Luke Shepardson won first place in Sunday’s 2023 Eddie Aikau Invitational Big Wave Contest at Waimea Bay in a breathtaking display of surfing that surpassed the highest expectations.
On this picture-perfect day, the 27-year-old North Shore lifeguard battled the size, power and shape of waves which averaged 25 feet, with 50-foot faces.
Late in the afternoon, Shepardson drew gasps by taking off late into a radical drop on an enormous wave racing in off the point, maneuvering turns on a long wall and completing the ride. It was the biggest wave of the day, moderators said.
The 2016 Eddie champion and fellow North Shore native John John Florence, 30, placed a close second. The holder of two world titles on the World Surf League Championship Tour took off deepest toward the point on massive outside set waves, dropping down sheer cliffs of water with trademark composure and strength.
As co-director Clyde Aikau announced the winner, and Shepardson stepped up beside Florence with a shy, boyish smile, the crowd let out a deafening roar.
The enthusiastic gathering underscored this community’s pride in its native sons and daughters and its gratitude toward all the city ocean safety officers who, from towers and personal watercraft, protect the public every day in Oahu’s beautiful but often lethally dangerous seas.
More than a contest, as many of the 40 participants said before and during the event, which started in 1985, this Eddie was a celebration of the entire island community, defined by Hawaiian pride, style and generosity.
The spirit of the day was embodied early on by one previous Eddie champion, Kelly Slater, who was invited and showed up, but didn’t surf.
“I don’t feel right today,” Slater said, looking straight-shouldered and fit as he stood, surrounded by young fans asking for autographs in front of the lifeguard tower.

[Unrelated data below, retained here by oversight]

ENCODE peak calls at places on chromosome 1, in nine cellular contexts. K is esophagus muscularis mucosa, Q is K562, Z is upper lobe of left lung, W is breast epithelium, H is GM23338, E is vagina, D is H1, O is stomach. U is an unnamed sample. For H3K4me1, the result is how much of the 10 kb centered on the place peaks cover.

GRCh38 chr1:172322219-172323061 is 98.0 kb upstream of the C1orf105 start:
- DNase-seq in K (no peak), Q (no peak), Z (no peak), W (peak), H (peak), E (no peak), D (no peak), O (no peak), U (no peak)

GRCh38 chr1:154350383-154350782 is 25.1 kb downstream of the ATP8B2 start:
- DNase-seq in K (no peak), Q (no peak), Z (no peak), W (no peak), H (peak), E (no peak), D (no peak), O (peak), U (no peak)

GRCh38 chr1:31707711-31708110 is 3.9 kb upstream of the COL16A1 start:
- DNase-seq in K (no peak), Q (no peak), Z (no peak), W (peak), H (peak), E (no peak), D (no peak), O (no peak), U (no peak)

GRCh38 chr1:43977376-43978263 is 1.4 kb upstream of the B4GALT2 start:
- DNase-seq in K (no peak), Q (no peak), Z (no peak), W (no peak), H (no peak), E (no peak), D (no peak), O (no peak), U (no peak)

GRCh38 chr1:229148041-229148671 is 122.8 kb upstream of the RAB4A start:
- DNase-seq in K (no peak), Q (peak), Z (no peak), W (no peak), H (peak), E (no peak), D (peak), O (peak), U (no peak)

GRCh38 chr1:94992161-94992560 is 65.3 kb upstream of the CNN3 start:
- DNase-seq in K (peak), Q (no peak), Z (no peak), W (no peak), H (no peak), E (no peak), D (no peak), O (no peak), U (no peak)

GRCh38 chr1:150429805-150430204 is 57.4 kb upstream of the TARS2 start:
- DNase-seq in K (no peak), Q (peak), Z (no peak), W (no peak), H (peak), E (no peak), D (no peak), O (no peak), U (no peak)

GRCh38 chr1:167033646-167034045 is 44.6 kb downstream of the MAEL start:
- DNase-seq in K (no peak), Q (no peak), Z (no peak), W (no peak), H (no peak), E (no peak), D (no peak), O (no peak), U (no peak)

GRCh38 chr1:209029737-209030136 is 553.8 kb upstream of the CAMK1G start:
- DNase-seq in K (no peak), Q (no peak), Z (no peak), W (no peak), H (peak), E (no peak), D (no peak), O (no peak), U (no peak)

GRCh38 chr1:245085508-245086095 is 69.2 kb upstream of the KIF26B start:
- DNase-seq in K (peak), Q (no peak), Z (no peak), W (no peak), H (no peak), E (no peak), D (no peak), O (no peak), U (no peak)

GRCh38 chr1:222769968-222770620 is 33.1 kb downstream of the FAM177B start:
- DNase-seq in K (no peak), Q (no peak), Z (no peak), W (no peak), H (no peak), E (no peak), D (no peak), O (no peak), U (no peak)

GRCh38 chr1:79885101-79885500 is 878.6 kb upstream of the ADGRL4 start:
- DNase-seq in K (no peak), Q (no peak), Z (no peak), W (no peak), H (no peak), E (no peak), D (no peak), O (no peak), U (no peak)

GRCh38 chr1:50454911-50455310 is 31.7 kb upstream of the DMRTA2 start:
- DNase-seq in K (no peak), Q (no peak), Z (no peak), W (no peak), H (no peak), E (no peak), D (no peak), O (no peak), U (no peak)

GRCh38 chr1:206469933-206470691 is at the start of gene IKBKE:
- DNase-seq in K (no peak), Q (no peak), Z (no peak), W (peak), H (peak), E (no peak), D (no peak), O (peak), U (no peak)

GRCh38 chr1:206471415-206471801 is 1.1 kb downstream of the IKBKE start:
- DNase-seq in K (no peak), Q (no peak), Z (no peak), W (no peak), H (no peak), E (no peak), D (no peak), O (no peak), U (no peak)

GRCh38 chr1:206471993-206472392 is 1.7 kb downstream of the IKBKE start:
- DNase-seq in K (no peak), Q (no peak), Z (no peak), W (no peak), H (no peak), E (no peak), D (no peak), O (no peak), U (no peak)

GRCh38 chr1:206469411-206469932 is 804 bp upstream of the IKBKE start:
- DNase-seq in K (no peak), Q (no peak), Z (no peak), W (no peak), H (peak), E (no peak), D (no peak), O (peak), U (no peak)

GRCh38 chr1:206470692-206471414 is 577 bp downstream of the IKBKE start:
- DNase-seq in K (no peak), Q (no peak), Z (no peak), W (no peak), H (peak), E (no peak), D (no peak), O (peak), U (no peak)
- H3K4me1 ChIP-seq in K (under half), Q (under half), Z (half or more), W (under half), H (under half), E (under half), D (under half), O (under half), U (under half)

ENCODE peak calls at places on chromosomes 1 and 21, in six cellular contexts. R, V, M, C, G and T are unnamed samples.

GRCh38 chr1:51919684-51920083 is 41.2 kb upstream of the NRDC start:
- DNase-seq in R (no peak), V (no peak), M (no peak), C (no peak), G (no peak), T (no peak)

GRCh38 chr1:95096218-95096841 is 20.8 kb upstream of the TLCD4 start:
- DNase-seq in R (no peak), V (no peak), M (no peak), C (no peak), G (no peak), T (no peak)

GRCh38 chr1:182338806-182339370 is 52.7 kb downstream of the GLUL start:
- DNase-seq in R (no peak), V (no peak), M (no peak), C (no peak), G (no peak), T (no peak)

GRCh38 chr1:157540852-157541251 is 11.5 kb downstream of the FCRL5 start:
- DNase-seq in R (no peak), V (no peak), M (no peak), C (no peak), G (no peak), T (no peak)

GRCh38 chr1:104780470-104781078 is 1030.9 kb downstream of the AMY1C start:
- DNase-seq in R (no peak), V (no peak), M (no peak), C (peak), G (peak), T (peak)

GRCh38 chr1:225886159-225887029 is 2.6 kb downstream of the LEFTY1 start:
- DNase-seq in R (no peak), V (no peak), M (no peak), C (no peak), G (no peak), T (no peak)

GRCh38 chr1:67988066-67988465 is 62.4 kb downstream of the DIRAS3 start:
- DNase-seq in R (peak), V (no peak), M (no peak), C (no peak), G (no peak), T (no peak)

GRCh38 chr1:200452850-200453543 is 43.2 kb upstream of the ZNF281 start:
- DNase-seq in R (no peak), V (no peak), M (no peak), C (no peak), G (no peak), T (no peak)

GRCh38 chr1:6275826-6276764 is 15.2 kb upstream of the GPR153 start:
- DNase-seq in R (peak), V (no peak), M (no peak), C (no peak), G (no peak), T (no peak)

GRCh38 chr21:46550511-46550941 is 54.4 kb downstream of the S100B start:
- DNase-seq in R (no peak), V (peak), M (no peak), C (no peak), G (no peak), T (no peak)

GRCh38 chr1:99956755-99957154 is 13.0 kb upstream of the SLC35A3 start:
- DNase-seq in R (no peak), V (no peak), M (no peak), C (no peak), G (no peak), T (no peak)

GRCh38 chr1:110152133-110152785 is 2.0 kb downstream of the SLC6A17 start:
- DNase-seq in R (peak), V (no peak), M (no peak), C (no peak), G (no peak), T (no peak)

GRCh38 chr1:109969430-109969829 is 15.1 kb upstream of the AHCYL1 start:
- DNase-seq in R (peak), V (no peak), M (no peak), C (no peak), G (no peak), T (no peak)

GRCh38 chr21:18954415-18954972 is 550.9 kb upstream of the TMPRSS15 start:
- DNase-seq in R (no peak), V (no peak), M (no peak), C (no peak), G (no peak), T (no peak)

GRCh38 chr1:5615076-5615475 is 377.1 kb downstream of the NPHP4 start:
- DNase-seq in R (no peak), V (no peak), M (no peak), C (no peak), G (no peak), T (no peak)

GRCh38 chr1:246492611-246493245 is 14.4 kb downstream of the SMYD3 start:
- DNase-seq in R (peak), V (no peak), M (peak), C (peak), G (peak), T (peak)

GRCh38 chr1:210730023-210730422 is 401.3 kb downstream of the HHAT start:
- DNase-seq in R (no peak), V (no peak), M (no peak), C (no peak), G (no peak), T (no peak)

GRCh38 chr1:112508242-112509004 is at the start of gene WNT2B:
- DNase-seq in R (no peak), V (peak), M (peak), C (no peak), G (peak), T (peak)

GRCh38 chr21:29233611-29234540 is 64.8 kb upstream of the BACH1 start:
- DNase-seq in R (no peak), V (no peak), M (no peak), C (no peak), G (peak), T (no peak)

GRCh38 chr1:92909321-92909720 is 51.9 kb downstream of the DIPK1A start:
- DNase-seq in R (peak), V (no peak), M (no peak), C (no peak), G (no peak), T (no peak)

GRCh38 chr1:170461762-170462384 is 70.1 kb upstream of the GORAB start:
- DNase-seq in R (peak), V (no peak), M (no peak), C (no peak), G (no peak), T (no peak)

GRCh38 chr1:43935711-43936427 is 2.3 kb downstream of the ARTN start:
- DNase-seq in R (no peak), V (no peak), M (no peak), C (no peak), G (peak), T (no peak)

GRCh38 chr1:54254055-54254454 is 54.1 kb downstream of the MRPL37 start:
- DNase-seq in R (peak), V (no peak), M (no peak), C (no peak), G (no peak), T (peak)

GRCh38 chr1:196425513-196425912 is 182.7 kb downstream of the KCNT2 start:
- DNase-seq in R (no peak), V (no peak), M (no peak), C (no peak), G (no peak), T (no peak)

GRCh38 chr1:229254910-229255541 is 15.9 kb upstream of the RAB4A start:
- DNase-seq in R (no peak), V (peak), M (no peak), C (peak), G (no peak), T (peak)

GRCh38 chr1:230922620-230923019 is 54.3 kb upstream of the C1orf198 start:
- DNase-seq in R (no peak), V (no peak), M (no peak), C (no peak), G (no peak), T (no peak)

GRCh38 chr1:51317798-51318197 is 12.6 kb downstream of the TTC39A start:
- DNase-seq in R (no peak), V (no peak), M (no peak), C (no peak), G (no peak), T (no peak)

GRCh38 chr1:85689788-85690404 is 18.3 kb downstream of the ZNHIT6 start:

“I actually gave my spot away to someone else, Chris Owens,” added the 11-time world champion, adding that Owens, an alternate this year, had been invited but never surfed in the Eddie before. “And he’ll be stoked.”
The 40 contestants comprised the largest number fielded since the contest moved to Waimea, with women competing for the first time while surfing the largest and best-shaped waves of any Eddie in recent memory.
It was hard to predict a winner throughout the one-day event, with one jaw-dropping ride — and several wipeouts — following another in glassy conditions, the peaks rising skyward, held up by light, offshore winds from the east.
In countless long rides, surfers dropped under the shadow of the overhanging ledge and rode across the outer, right-breaking walls, then transitioned on the inside, sometimes riding the barreling shorebreak to the beach.
Many disappeared at the bottom of the perilous drop but emerged, still standing, from beneath the avalanche of foam.
Suddenly, in these clean conditions and beneath the feet of these aerialists, normally thick, mountainous Waimea was looking like a sleek, coiling, high-performance wave.
Mark Healey, who somehow seemed to be dropping in on nearly every wave of the often closed-out sets that peaked in the afternoon during the second round of heats, placed third.
Maui’s Billy Kemper, a three-time big-wave world champion, took fourth, while Kai Lenny, his fellow regular and dominator at Maui’s monstrous Peahi (Jaws), placed fifth.